• Disgruntled lawyers may grumble about a judge in private. Really disgruntled lawyers might even post disparaging Facebook comments on the judge's personal Facebook page. Only super-mega-disgruntled lawyers, though, file First Amendment lawsuits against judges who block them from posting disparaging Facebook comments on the judge's personal Facebook page. Fifth Circuit (unpublished): And that last kind loses.
  • Columbus, Ohio detective: Given your fingerprints at the scene of an armed robbery, I'm going to get a search warrant and toss your dad's house unless you start cooperating. Suspect: I'll just confess then. District court: Confession suppressed. Sixth Circuit: Reversed. Coerced confessions are uncool (and unconstitutional), but this one wasn't coerced.
  • "[R]egardless of whether it is good public policy to use so many court resources and so handsomely reward litigiousness over annoyances that have been greatly diminished by changes in technology, the plaintiffs are entitled to use the law to enforce their right not to receive unsolicited faxes." So says the Seventh Circuit, practically daring Congress to quit being a bunch of sissies and take on Big Junk Fax Law.
  • Via the Seventh Circuit: In which the defendant's connection to Jared Fogle isn't even close to the weirdest part of the story, which for now results in a remand to determine whether Indiana State Police altered a search warrant to add "bestiality" before or after the judge signed it.
  • After his indictment on drug conspiracy charges, man's arrest warrant mysteriously vanishes from the FBI's database. Human error? A technical glitch? Divine intervention? Eighth Circuit: We'll never know. But what we do know is his Sixth Amendment right to a speedy trial was not violated by the eight-month delay that resulted. Conviction affirmed.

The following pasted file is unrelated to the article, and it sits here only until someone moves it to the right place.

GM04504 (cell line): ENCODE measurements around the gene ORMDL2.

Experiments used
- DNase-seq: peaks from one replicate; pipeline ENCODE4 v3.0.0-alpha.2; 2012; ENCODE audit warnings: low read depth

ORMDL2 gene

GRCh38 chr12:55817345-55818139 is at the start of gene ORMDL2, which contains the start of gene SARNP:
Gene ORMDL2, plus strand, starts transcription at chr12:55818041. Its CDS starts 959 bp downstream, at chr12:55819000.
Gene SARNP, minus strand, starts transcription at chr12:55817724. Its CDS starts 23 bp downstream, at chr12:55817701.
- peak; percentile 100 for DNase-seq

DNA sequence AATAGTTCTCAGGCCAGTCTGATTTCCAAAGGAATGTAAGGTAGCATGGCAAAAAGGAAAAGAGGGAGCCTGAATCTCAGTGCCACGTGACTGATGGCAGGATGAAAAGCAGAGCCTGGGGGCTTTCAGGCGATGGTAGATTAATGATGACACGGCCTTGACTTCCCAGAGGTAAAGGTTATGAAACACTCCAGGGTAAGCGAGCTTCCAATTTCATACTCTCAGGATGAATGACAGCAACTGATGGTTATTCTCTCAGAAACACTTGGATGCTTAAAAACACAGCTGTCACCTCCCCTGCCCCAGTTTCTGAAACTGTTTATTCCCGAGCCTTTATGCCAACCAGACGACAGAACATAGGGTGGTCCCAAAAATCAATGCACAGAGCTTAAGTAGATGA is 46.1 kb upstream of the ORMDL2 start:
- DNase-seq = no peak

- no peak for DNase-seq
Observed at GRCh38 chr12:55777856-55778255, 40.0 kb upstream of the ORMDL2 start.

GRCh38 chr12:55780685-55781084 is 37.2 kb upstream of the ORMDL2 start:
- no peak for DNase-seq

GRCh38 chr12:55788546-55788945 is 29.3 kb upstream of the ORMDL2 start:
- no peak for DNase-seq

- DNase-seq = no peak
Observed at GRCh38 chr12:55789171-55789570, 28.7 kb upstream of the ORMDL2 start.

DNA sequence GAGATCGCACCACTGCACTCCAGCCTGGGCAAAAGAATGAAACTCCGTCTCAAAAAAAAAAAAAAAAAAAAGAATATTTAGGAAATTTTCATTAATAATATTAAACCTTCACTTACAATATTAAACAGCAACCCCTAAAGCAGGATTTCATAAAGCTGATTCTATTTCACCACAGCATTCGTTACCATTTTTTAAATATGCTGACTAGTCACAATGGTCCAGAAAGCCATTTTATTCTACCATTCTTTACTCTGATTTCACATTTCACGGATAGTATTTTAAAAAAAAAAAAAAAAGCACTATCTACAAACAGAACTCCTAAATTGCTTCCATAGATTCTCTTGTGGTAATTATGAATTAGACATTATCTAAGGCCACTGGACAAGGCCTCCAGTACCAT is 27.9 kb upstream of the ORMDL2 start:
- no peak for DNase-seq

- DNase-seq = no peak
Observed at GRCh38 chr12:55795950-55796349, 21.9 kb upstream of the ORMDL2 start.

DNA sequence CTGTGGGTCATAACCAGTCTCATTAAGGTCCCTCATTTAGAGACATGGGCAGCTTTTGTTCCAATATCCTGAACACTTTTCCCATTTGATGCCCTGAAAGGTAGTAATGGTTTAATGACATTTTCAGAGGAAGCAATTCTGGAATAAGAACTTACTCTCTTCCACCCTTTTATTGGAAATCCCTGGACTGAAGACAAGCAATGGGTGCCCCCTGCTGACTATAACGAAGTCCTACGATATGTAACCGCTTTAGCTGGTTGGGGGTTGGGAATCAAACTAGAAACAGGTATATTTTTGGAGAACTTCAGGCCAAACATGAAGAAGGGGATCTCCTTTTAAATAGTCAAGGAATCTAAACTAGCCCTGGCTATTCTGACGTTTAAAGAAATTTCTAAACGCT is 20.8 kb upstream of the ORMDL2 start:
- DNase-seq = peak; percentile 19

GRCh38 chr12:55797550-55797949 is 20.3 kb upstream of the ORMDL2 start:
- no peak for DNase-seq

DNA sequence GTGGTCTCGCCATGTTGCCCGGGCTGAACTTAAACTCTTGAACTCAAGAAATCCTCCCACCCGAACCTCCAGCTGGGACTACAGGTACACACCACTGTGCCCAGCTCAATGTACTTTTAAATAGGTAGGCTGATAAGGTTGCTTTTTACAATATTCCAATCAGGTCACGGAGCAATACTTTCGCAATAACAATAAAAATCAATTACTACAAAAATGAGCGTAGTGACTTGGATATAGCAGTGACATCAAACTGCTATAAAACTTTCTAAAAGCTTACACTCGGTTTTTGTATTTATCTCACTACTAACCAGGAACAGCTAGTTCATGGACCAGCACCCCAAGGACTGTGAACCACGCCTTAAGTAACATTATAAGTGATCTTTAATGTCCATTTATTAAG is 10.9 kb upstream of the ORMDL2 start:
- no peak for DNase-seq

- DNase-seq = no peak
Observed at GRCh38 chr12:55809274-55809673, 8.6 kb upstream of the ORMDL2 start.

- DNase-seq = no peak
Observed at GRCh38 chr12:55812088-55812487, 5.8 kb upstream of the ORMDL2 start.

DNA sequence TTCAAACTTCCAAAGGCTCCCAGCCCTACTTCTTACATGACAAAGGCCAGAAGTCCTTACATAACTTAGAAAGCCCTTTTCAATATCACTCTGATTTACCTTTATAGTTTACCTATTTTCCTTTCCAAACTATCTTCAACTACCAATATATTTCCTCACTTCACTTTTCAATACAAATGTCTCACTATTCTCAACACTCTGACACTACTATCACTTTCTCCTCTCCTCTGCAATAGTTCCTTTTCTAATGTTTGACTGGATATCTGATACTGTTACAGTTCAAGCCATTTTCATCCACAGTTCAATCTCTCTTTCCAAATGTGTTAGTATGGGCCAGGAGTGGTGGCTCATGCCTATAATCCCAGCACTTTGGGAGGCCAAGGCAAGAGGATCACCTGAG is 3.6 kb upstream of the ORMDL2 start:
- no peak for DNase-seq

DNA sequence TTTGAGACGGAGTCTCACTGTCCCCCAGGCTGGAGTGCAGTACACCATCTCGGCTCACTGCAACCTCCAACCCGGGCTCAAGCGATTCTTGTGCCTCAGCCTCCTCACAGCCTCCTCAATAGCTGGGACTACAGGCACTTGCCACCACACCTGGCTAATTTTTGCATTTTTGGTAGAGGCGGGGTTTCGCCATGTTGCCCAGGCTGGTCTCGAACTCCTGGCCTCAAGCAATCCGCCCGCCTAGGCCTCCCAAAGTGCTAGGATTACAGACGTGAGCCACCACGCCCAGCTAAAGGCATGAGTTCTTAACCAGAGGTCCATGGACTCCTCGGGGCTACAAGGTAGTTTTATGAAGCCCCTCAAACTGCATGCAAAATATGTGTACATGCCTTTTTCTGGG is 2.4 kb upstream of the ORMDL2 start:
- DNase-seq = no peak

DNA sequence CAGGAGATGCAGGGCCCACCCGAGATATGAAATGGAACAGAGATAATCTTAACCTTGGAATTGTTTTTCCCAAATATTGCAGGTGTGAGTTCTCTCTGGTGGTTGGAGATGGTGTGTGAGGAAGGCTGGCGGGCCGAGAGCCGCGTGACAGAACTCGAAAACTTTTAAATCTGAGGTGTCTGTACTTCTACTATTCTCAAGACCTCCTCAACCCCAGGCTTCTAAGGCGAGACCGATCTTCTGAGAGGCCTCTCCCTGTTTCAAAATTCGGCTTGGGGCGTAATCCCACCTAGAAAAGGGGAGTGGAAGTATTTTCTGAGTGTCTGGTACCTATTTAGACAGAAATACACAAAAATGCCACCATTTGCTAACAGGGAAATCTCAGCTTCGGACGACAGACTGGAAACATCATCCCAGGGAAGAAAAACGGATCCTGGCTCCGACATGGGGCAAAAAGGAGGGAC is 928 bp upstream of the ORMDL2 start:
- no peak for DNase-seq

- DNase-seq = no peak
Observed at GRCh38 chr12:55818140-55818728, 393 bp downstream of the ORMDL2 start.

• In 2016, federal probation officers search man's Las Vegas home after he fails a drug test and find contraband. He spends 18 months incarcerated. And then the prosecution is dropped? And the officers knew all along he hadn't failed the drug test? And they planted the contraband? Ninth Circuit (unpublished): Nobody is saying any of this ever gets to a jury. But we are saying this guy can keep trying for now. He had to wait until after the prosecution terminated in his favor to file some of these claims, so they are not in fact untimely.
  • Hollywood Burbank Airport apparently wasn't listening to the pre-flight safety demonstration because it's been out of compliance with certain FAA standards since 1980. And attempts since then to get a new terminal off the ground have gone down in flames. The latest effort was cleared for takeoff by voters in 2016, and the pre-flight checklist (environmental review to comply with the National Environmental Policy Act) was completed in 2021. Ninth Circuit: We're sending you back to the gate to do more studies on construction noise. Dissent: This is literally next to a highway that's louder than any construction equipment. (Ed.: Is there a builder's remedy for airports?)
  • Self-described "person of extraordinary wealth" James Batmasian of Boca Raton, Fla. wants to give more of that wealth to charity, but is stymied by his 2008 conviction for failing to pay federal withholding tax, for which he served eight months in the slammer. Despite the governor of Florida having restored his civil rights in 2017 and President Trump having pardoned him in 2020, nobody wants his money! Will equitable expungement end this eleemosynary eschewal? Eleventh Circuit: Whether the expungement motion sounds in equity or the Constitution, we lack jurisdiction to hear it.

Michelle Przybocki has severe digestive issues, and it's important for her to follow doctor's orders and maintain what's called a low-FODMAP diet, consisting of foods with ingredients that are easy to digest. But! She's had a really hard time finding food that fits the bill, and it turns out the FDA and USDA make it illegal for producers to—perfectly truthfully—use labels like "low FODMAP certified" and "digestible." Because those labels aren't on the feds' outdated list of pre-approved "nutrient content claims," they are verboten. Which is not awesome for the tens of millions of Americans who suffer from digestive difficulties. Nor is it awesome for smaller producers like Ketan Vakil, founder of Gourmend Foods, who don't have millions of dollars to spend years petitioning the feds to update the list. Click here to learn more about IJ's latest case.